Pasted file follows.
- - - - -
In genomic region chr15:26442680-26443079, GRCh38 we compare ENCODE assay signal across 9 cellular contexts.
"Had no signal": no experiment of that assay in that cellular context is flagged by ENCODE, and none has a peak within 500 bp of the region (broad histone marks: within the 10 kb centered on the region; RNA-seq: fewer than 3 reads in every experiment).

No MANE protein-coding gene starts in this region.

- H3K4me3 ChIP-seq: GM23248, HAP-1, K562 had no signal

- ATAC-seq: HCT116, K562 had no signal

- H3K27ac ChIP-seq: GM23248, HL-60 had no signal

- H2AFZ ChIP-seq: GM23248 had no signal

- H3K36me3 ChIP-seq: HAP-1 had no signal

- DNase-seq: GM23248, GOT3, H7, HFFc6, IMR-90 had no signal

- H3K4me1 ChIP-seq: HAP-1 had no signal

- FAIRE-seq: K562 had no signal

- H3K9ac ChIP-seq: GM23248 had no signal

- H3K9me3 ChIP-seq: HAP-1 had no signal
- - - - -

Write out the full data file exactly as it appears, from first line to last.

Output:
In genomic region chr15:26442680-26443079, GRCh38 we compare ENCODE assay signal across 9 cellular contexts.
"Had no signal": no experiment of that assay in that cellular context is flagged by ENCODE, and none has a peak within 500 bp of the region (broad histone marks: within the 10 kb centered on the region; RNA-seq: fewer than 3 reads in every experiment).

No MANE protein-coding gene starts in this region.

- H3K4me3 ChIP-seq: GM23248, HAP-1, K562 had no signal

- ATAC-seq: HCT116, K562 had no signal

- H3K27ac ChIP-seq: GM23248, HL-60 had no signal

- H2AFZ ChIP-seq: GM23248 had no signal

- H3K36me3 ChIP-seq: HAP-1 had no signal

- DNase-seq: GM23248, GOT3, H7, HFFc6, IMR-90 had no signal

- H3K4me1 ChIP-seq: HAP-1 had no signal

- FAIRE-seq: K562 had no signal

- H3K9ac ChIP-seq: GM23248 had no signal

- H3K9me3 ChIP-seq: HAP-1 had no signal